SDG 13: Take urgent action to combat climate change and its impacts
Youth can start by carpooling and measuring and reducing energy consumption in their homes and schools. They can also join campaigns. The UNFCCC Youth portal is an excellent resource. The YMCA “Camp Climate” seeks to ensure strong youth participation in climate related action, and is a great resource for youth. Verdentum is a non-profit social network that will allow students around the world to work on programs co-launched with UN bodies, governments, and international organizations to make an impact. You can register to be considered for Verdentum at www.verdentum.org and read more about it here.
SDG 14: Conserve and sustainably use the oceans, seas, and marine resources for sustainable development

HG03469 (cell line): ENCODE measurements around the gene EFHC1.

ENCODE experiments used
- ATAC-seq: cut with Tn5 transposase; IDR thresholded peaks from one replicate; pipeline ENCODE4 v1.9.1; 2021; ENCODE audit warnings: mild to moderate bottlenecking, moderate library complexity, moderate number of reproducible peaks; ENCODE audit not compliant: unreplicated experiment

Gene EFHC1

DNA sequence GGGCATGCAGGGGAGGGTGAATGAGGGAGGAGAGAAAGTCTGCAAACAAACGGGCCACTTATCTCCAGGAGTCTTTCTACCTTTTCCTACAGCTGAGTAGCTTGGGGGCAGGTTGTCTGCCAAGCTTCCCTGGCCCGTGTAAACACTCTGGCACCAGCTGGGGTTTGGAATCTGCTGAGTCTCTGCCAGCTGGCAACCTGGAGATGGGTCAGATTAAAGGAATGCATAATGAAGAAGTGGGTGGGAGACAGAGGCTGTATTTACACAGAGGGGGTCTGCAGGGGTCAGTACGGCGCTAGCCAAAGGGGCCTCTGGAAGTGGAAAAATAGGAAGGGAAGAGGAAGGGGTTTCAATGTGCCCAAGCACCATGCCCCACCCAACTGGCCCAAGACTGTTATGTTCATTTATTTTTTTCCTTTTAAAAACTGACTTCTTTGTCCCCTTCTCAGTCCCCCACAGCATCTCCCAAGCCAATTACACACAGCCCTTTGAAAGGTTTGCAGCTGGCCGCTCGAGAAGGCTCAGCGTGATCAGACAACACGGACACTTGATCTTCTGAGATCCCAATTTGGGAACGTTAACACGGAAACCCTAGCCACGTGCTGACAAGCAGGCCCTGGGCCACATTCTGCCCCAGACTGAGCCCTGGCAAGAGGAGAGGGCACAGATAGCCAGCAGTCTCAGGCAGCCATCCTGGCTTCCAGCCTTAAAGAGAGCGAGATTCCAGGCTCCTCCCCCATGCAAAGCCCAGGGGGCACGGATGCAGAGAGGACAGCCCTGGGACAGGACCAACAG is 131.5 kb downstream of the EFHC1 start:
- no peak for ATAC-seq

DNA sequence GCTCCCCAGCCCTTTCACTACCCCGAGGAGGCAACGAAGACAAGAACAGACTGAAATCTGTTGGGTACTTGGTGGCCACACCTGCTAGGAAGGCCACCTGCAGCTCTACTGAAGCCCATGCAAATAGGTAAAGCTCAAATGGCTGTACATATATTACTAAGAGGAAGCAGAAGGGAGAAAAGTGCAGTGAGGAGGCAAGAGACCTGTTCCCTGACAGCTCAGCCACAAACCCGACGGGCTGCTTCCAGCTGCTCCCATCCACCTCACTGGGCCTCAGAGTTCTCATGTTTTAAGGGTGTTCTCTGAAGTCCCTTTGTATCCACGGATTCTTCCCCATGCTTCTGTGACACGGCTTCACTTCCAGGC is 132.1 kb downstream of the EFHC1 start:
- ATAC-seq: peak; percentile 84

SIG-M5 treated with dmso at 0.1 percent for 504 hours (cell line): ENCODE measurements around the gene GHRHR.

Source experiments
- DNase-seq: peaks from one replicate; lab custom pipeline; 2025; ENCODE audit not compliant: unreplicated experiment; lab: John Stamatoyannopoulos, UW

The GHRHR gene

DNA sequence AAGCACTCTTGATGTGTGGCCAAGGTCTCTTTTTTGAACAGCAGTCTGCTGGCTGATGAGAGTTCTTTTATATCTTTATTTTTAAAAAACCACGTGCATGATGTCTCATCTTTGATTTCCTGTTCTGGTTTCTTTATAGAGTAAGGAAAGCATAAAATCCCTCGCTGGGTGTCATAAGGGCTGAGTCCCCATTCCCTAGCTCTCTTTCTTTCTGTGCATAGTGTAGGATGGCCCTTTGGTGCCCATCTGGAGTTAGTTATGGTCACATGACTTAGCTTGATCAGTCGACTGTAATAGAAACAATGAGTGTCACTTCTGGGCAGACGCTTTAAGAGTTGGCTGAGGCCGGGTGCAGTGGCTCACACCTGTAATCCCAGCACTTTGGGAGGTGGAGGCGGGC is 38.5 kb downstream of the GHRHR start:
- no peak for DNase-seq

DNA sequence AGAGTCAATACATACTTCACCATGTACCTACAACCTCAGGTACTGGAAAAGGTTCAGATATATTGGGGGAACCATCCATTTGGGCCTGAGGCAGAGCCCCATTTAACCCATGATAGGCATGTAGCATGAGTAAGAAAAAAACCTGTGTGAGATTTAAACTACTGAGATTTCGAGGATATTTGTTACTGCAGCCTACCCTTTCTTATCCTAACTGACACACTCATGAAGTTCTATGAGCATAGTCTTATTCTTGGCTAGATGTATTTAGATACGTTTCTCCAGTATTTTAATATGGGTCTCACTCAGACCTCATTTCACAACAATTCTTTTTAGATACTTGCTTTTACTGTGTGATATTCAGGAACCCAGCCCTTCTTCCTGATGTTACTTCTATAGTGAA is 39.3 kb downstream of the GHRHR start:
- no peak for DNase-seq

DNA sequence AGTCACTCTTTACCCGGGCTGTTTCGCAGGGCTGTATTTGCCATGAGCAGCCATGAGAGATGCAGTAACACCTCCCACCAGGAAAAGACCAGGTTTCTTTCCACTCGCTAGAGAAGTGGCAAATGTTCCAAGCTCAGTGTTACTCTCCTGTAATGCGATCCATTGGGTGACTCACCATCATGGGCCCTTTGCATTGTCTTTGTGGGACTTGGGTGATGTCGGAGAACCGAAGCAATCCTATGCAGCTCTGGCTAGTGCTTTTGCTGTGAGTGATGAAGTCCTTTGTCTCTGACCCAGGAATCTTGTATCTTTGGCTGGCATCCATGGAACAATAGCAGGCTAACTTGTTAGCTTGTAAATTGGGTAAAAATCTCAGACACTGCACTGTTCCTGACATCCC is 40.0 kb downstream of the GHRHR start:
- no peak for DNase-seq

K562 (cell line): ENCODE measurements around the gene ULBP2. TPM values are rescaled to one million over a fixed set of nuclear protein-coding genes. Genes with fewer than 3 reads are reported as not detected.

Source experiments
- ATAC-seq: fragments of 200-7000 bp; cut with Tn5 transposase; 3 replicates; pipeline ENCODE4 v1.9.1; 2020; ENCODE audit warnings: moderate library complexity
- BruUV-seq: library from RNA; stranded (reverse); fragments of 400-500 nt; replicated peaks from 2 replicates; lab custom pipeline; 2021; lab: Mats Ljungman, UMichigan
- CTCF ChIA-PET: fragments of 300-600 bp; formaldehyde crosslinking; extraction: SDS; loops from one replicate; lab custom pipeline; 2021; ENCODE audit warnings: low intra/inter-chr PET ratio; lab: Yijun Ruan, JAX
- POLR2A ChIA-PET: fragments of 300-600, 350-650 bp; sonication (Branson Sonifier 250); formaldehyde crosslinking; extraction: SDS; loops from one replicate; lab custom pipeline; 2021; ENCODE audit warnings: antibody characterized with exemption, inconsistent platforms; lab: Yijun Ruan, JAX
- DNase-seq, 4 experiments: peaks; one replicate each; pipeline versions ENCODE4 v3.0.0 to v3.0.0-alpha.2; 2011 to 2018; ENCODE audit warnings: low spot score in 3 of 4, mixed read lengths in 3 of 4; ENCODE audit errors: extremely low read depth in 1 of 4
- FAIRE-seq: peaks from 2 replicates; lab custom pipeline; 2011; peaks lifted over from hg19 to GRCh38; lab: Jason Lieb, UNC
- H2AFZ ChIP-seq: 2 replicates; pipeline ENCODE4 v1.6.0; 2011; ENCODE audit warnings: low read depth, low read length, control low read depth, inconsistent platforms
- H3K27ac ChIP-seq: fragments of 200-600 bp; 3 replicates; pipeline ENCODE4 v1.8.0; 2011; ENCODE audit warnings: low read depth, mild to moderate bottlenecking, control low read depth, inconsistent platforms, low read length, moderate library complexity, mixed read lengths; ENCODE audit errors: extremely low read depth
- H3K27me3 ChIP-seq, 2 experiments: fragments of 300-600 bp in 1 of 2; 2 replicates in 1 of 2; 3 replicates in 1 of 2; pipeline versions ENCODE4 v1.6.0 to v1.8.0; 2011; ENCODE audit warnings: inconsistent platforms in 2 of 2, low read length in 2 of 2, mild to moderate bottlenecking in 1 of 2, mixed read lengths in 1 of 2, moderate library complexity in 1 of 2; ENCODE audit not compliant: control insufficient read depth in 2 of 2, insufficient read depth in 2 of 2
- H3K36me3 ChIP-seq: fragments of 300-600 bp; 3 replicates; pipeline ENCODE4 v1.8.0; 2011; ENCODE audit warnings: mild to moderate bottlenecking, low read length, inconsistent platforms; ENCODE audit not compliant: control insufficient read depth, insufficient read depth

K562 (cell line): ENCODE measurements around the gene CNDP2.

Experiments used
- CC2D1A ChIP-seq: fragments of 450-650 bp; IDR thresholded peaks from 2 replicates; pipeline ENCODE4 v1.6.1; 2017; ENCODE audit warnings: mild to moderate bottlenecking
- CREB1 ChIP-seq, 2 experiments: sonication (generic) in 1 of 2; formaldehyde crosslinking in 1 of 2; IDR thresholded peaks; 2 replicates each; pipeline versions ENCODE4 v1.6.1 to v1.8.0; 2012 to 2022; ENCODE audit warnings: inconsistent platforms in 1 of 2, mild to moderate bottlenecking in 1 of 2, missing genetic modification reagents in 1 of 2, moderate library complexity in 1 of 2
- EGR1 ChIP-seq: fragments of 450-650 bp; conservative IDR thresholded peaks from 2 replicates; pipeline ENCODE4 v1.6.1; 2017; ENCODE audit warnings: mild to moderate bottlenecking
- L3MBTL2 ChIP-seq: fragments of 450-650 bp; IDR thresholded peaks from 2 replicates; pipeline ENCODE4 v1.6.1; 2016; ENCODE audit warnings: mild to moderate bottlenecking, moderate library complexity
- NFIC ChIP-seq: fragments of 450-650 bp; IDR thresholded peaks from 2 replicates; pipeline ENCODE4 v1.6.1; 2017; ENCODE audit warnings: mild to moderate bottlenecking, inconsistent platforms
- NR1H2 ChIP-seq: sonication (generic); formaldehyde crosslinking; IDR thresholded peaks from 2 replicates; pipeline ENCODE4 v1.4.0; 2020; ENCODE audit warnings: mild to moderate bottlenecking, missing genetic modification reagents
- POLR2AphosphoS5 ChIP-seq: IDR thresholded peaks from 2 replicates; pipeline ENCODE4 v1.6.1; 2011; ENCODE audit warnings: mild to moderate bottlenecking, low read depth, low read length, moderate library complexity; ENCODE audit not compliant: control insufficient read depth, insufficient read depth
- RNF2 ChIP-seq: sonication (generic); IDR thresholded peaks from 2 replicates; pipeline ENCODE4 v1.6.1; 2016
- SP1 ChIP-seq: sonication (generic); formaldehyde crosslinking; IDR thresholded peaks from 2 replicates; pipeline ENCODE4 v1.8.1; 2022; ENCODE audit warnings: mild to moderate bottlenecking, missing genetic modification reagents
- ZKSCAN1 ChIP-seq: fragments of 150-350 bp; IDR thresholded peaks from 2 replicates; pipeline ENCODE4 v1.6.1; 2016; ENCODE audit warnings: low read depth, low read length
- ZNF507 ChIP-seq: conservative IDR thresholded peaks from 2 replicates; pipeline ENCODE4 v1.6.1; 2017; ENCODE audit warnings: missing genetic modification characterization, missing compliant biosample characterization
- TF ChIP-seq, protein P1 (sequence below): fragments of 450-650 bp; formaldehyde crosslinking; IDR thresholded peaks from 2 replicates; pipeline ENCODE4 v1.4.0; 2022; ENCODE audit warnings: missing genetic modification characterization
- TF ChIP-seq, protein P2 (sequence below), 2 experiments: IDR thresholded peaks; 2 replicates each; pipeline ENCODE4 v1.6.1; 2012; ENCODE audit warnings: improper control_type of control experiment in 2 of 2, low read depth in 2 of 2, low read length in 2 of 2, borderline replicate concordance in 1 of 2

Youth can petition to reduce over-fishing and pollution of water. The WWF provides material and has campaigns related to over-fishing. You can find an organization in your region working on water-related issues.
SDG 15: Protect, restore and promote sustainable use of terrestrial ecosystems, sustainably manage forests, combat desertification, and halt and reverse land degradation and halt biodiversity loss
Youth can organize local campaigns to reduce deforestation and can organize tree-plantations with indigenous varieties of plant life. Youth can join UNEP’s TUNZA Youth Network. The network is an excellent resource and method to collaborate with youth around the world on environmental sustainability issues. Youth can also participate in the Earth Day Network’s initiatives.